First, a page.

The Bear follows chef Carmen Berzatto as he takes over a beef sandwich joint in Chicago to work through his issues – but what about that ending?

There was definitely an ending to the high tempo restaurant drama The Bear. We know. We watched it. But with The Bear, there’s always so much going on, it’s easy to miss the clues as to what really happened. And how it came about. And what it meant.

The Bear, from FX, is one of 2022’s best received shows. It’s easy to see why. Carmen “The Bear” Berzatto (Jeremy Allen White) is charismatic and compelling. This highly-strung, uber-meticulous chef throws away a career at the world’s most exacting restaurant to take over his brother’s scuzzy beef sandwich joint in Chicago.

There’s more to his story than that, of course. The restaurant was left to him by his addict brother, Michael (Jon Bernthal), who killed himself without leaving a note.

And Carmy was burnt out and on the edge way before this family tragedy struck.

Yup, the Bear was working through a l-o-t of stuff.

The Bear on a knife edge

And if you don’t know what that feels like, watch the episode 7, called Review, where the whole delivery system collapses, food is tossed and sampled off the floor and key staff storm out.

That’s what a breakdown feels like in real time.

And add a cast of idealists, misfits, a**holes, slow coaches and cleaners to the high-stakes drama, with everyone talking at cross purposes at 100mph with clattering pans everywhere, customers waiting outside, an order system on the blink… it’s a recipe for chaos.

So let’s just remind ourselves how it ended.

And see how the writers carefully set up the finale from the very first episode

The end of The Bear explained

After eight episodes watching Carmy wrestling with the legacy of Michael’s money mismanagement – including the involvement of the mafia – we see him hit the jackpot.

A surprise apparently out of nowhere.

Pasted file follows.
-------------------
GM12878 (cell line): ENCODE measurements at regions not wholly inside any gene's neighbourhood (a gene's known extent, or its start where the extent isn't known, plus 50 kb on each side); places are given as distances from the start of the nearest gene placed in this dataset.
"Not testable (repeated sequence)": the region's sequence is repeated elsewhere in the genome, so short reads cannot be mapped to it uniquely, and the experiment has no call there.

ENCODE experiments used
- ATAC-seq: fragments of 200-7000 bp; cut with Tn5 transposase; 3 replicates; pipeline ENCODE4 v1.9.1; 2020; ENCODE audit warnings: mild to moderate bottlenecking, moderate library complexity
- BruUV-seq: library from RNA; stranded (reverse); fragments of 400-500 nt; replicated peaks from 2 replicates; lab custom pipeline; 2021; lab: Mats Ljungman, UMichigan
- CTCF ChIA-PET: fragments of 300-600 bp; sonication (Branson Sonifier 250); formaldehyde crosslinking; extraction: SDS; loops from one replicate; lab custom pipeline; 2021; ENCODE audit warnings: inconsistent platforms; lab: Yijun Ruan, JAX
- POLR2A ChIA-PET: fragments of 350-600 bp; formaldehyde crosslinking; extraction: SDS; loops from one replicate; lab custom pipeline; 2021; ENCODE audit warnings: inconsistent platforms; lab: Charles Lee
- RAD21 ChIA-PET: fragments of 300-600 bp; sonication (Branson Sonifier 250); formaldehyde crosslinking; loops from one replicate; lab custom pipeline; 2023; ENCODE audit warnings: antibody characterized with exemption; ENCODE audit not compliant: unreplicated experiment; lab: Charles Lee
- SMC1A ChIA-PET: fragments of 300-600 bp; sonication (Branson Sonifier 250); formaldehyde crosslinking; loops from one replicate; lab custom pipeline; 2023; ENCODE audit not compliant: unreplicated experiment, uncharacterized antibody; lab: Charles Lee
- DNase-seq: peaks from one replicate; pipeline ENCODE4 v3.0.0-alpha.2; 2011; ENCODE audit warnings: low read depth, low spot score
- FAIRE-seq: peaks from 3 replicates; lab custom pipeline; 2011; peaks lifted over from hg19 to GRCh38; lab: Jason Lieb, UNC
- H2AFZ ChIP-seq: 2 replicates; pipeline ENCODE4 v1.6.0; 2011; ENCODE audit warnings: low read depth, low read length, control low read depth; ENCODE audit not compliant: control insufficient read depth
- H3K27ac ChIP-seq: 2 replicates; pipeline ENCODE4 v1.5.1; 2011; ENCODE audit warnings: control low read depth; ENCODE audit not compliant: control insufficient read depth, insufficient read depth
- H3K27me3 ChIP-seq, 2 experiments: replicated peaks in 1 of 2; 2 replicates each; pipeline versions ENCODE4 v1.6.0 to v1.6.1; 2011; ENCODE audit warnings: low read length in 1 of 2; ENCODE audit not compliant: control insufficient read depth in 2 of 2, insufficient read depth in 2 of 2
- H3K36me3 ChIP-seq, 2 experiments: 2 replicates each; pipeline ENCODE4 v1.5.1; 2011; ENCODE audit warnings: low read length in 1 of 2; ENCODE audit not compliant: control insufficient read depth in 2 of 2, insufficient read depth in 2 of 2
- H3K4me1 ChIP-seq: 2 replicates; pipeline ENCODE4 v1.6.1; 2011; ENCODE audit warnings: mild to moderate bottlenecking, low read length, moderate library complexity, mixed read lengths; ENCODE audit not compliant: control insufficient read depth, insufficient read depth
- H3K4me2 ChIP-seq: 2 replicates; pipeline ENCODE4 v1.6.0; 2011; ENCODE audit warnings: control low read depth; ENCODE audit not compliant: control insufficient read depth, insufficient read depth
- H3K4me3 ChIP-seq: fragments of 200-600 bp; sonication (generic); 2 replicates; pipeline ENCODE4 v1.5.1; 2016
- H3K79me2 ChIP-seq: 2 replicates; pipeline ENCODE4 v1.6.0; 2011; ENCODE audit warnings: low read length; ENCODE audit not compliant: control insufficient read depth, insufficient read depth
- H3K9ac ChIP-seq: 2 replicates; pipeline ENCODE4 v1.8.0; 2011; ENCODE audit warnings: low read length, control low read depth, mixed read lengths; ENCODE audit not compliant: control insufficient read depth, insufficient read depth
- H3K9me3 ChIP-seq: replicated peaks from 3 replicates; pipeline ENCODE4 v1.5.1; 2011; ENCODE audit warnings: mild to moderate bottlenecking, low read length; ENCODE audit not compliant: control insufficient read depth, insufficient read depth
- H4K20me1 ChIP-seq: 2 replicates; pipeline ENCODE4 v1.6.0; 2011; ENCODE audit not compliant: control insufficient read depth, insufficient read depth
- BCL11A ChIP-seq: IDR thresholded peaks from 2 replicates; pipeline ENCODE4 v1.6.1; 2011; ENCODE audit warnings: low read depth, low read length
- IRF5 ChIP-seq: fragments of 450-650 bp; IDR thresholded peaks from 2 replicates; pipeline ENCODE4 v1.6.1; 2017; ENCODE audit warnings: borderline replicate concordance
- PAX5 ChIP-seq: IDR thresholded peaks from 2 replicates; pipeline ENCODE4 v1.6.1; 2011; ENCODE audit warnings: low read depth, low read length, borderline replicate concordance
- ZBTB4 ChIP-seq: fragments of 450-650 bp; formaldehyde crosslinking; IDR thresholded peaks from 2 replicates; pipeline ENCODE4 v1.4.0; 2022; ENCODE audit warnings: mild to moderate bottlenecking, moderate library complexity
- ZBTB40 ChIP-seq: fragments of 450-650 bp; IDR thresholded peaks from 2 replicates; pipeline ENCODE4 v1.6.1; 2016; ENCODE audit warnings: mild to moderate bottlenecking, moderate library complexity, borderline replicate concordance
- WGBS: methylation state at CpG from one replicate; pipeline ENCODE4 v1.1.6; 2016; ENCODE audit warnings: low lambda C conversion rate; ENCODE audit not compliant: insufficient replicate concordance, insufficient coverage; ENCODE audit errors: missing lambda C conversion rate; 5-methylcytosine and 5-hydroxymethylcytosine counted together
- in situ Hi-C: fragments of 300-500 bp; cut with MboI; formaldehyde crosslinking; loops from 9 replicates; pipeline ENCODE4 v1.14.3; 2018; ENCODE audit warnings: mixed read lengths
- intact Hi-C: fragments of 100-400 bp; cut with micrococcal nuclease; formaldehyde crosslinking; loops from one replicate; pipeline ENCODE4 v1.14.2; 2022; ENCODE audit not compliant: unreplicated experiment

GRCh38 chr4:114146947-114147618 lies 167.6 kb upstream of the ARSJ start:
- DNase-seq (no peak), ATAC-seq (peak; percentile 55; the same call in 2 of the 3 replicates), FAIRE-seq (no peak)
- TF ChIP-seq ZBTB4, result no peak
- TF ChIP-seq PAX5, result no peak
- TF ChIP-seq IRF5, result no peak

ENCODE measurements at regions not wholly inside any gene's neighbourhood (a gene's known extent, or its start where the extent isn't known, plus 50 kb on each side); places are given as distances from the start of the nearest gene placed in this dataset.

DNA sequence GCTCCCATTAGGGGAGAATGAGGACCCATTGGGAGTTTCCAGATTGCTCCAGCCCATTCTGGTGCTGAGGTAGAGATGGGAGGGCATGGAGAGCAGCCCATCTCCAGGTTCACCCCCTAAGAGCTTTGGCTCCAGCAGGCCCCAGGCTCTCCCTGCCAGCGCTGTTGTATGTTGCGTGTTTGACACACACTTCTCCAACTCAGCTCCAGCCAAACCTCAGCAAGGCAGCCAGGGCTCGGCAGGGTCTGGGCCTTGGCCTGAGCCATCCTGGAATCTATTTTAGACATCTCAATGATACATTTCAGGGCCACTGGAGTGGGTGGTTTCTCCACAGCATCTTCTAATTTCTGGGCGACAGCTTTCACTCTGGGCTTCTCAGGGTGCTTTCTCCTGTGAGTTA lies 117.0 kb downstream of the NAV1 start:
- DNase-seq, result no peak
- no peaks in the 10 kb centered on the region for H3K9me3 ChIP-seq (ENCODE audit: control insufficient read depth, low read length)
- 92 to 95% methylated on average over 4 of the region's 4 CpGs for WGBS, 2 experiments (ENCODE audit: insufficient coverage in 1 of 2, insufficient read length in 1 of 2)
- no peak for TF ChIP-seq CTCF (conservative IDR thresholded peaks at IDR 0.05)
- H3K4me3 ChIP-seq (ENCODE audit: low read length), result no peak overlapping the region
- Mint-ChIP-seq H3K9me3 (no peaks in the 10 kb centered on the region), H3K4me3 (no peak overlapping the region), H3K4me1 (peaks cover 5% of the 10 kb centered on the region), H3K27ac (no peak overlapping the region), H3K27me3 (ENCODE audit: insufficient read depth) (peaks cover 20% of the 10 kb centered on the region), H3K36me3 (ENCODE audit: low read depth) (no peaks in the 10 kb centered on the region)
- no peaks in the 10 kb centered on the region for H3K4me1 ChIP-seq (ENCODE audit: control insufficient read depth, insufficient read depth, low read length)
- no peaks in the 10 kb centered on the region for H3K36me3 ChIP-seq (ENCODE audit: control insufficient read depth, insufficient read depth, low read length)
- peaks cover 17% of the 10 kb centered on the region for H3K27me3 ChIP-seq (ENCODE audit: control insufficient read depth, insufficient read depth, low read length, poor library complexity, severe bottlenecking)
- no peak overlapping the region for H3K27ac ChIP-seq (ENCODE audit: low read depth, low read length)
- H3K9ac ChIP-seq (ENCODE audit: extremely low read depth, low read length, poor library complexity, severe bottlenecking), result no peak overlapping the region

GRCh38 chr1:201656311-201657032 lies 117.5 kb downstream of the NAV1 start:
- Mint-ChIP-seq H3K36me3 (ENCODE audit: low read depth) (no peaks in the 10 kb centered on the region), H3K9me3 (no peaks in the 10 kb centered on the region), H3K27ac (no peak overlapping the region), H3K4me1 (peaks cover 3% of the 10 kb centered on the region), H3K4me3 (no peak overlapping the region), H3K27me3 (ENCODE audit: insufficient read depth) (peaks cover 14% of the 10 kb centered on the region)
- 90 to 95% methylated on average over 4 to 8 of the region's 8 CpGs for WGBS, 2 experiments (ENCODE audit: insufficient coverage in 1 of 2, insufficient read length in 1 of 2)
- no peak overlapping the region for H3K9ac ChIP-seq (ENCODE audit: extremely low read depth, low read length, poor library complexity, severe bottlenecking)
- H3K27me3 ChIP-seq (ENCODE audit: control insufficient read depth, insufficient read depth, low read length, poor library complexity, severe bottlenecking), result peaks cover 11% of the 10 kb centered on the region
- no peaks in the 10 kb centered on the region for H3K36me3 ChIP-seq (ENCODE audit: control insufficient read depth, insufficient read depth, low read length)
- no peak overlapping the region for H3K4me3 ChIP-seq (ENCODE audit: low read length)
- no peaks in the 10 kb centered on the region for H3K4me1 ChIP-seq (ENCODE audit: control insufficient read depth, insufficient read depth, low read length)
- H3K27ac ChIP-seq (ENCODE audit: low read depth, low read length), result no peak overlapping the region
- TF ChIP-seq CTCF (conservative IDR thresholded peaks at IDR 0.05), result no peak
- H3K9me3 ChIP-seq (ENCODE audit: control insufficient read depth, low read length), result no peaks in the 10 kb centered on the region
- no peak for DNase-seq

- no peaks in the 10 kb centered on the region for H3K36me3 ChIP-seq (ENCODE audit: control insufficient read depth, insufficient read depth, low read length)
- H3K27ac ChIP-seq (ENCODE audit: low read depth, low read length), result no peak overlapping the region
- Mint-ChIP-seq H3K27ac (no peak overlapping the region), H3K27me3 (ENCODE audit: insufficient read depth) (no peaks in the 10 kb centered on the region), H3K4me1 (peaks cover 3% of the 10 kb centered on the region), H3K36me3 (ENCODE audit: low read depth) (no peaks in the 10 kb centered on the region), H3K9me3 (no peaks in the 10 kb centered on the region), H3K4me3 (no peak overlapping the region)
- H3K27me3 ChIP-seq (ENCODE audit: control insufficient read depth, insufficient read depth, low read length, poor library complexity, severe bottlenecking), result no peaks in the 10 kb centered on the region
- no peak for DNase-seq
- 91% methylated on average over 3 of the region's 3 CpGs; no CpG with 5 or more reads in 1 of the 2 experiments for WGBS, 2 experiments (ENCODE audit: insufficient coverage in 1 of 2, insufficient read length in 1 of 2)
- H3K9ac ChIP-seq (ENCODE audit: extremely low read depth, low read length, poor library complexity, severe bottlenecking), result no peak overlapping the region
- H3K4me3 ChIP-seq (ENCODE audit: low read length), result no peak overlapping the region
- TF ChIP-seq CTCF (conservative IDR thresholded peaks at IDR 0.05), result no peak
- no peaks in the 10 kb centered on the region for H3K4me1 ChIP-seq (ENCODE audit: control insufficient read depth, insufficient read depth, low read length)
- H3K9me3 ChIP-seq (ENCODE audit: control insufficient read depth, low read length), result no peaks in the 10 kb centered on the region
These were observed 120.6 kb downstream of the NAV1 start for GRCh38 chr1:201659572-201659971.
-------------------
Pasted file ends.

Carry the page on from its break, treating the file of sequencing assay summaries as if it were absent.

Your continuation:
He was churning out tomatoes into a pan and, lo and behold, there was a wad of hundreds all sealed up watertight among the juice. He opened another tin and there was more money. It kept on coming too.

It was the Chicago Bank of Tomato.

Soon the entire staff were covered in tomato juice, shelling out wraps, each figuring out what they’re going to do with their likely bonus.

What about Carmy? Well, he’d had enough of Michael’s dysfunctional beef joint. He’d worked through his grief and come out the other side. So his plans involved closing down the restaurant and planning the next one – called The Bear.

There was a sign in the window saying as much.

Cue Season 2. (And, frankly, we can’t wait. Only give us a breather for a couple of minutes, will you?)

What was going on?

But this sudden surge of cash wasn’t a lottery win. The storytellers didn’t pluck it out the air because they couldn’t figure how to wrap up Season One.

No, the writer Christopher Storer and his team, set up this finale right from Ep 1.

Let’s see how they did it.

The clues to the end

Rewind to Episode One and the Bear is picking through all of Michael’s mess which, apart from his untimely death, included a heap of money problems. This included a $300,000+ loan from uncle Jimmy Cicero, the frenemy who has eyes on The Original Beef of Chicagoland, Michael’s domain.

Michael wanted the money to franchise his operation, but there’s no sign of the expansion or the cash. And Jimmy’s hovering, beginning to ask questions, ready to swoop.

The tomato tin scene

A key set-up scene comes in the very first episode.

Carmy’s in the store room, checking out Michael’s tomato purchases.

“Yo, Ebra!” he asks of a co-worker. “Hey, uh, any reason Michael wasn’t ordering number 10s of these?”